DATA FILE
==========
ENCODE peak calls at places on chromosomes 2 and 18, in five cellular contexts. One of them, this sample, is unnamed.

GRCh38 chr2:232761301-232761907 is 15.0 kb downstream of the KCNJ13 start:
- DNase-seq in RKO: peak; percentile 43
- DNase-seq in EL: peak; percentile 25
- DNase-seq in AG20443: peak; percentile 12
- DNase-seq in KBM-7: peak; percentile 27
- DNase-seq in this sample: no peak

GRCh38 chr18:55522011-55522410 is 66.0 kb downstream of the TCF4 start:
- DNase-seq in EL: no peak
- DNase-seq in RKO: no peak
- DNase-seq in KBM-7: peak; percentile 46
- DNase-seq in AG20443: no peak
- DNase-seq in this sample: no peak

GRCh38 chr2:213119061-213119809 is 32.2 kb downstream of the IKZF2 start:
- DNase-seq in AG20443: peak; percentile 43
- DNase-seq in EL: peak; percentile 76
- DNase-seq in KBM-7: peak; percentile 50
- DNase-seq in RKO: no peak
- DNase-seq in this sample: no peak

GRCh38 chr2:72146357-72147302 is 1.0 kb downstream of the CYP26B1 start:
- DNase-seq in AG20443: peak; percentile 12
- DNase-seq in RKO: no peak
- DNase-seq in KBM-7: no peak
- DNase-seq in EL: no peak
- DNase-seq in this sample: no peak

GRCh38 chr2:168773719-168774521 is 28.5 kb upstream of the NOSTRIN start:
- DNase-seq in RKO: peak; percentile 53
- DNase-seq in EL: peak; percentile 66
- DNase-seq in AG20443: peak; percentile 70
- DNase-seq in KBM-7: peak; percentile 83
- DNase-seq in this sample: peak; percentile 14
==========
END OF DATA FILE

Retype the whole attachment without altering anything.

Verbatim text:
ENCODE peak calls at places on chromosomes 2 and 18, in five cellular contexts. One of them, this sample, is unnamed.

GRCh38 chr2:232761301-232761907 is 15.0 kb downstream of the KCNJ13 start:
- DNase-seq in RKO: peak; percentile 43
- DNase-seq in EL: peak; percentile 25
- DNase-seq in AG20443: peak; percentile 12
- DNase-seq in KBM-7: peak; percentile 27
- DNase-seq in this sample: no peak

GRCh38 chr18:55522011-55522410 is 66.0 kb downstream of the TCF4 start:
- DNase-seq in EL: no peak
- DNase-seq in RKO: no peak
- DNase-seq in KBM-7: peak; percentile 46
- DNase-seq in AG20443: no peak
- DNase-seq in this sample: no peak

GRCh38 chr2:213119061-213119809 is 32.2 kb downstream of the IKZF2 start:
- DNase-seq in AG20443: peak; percentile 43
- DNase-seq in EL: peak; percentile 76
- DNase-seq in KBM-7: peak; percentile 50
- DNase-seq in RKO: no peak
- DNase-seq in this sample: no peak

GRCh38 chr2:72146357-72147302 is 1.0 kb downstream of the CYP26B1 start:
- DNase-seq in AG20443: peak; percentile 12
- DNase-seq in RKO: no peak
- DNase-seq in KBM-7: no peak
- DNase-seq in EL: no peak
- DNase-seq in this sample: no peak

GRCh38 chr2:168773719-168774521 is 28.5 kb upstream of the NOSTRIN start:
- DNase-seq in RKO: peak; percentile 53
- DNase-seq in EL: peak; percentile 66
- DNase-seq in AG20443: peak; percentile 70
- DNase-seq in KBM-7: peak; percentile 83
- DNase-seq in this sample: peak; percentile 14